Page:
Like the original, the Behringer Pro-1 features two oscillators with various waveforms based on the 3340 chips. VCO A offers saw and pulse, VCO B sawtooth, triangle and pulse which can be used all in the same time. Both VCO blocks also include pulse with modulation (PWM). In the mixer section, you can also mix an additional noise generator to the sound. Since you can also use these at the same time, this allows you to create these very powerful and fat sound of the Pro-1.
Of course, the legendary sync function of the oscillator A Block was also adopted and reproduced. With this, you can get the well-known and lovely sync sounds of the Pro-1. And yes, the Behringer Pro-1 makes them as hot and lovely as the original Pro-One from Sequential Circuits. The signal then goes into a 24dB lowpass filter which can score above all because of its beautiful resonance. The filter can also be modulated with a complete ADSR envelope and by the built-in LFO.
Thanks to the semi-modular conversion, it is now also possible to modulate the resonance and use it more versatile. You can also go to extremes with the modulation and the filter. This shows my video review on the Synth Anatomy YouTube channel.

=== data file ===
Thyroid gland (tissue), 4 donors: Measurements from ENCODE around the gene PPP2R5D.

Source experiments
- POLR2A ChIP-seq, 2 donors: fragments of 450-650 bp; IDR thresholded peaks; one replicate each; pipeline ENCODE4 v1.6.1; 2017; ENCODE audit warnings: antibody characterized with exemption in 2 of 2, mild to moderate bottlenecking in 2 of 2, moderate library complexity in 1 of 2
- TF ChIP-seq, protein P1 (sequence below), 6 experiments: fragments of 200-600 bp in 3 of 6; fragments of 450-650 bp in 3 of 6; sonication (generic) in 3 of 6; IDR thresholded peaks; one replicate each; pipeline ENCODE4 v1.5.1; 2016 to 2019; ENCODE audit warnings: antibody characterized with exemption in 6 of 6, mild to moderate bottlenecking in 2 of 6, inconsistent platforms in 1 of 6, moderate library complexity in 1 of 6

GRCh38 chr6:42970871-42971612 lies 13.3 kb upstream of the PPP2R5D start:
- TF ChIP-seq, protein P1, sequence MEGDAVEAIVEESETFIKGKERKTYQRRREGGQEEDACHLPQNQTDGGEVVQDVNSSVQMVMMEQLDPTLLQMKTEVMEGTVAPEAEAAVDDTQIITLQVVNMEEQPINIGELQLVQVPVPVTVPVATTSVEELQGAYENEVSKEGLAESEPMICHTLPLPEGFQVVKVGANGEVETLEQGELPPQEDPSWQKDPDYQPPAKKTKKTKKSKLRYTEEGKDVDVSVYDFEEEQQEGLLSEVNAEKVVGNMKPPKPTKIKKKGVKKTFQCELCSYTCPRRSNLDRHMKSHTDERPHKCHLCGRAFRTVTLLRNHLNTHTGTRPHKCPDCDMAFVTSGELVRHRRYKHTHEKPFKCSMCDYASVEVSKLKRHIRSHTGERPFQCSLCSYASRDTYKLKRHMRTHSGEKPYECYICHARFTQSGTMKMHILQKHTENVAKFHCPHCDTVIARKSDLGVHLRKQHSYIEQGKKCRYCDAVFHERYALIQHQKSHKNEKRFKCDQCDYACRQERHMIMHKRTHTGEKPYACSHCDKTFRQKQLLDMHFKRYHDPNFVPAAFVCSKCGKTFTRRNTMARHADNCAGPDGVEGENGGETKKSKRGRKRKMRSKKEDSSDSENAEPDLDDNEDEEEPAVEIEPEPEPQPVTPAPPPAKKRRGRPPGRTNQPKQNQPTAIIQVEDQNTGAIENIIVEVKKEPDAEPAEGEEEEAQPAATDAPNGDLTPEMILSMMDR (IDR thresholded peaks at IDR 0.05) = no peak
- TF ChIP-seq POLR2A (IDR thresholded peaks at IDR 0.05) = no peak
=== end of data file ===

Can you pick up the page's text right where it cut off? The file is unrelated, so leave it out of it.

The Modulation Matrix, What Makes The Pro-1 So Unique
A Pro-One replica is not one without the legendary modulation matrix on the left side. Also here, all modulation paths are controlled on the left side by a reproduction of this unique hardware mod matrix. In retrospect, this was revolutionary in the first Pro-One, because it gives you a very smart way to change mod routings. But okay, in today world, however, less newish. Today we have huge digital modulation systems with many sources and destinations.
The modulation matrix in the Pro-1 has three mod sources: filter envelope, oscillator B which can be used as second LFO and the primary LFO. with individual amount knobs. Clever here is that you can these fixed mod destinations can be broken out of the standard routings. These can be used to modulate the oscillator A or B frequency or pulse width (result PWM) or the filter cutoff. Since you have the other outputs in the Eurorack compatible patch bay, you can also route them to the resonance or other destinations. Plus, you can choose whether you use direct or mod wheel control. Especially this mod matrix makes the Pro-1 more versatile and complex than a Model D per example.
Modulation Sources: Digital Envelopes